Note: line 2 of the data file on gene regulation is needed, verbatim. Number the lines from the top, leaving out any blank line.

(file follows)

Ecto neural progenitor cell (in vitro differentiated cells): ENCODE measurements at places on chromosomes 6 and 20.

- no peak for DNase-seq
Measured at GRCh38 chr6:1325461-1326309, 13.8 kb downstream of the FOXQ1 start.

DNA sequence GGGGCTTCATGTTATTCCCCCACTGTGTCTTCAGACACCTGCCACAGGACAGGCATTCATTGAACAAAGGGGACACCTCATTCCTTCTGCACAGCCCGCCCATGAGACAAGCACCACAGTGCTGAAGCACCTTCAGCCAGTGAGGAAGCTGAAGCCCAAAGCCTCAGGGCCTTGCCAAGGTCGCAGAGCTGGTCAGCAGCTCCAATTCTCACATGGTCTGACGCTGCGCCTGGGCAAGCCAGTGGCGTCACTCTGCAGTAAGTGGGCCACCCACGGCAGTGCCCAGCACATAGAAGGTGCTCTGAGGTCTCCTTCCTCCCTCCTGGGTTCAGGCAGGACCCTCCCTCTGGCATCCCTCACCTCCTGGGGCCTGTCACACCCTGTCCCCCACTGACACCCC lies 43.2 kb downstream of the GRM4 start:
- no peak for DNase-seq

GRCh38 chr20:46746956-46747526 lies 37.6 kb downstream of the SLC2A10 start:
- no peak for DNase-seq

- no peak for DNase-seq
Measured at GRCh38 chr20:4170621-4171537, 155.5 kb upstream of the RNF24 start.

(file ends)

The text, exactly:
- no peak for DNase-seq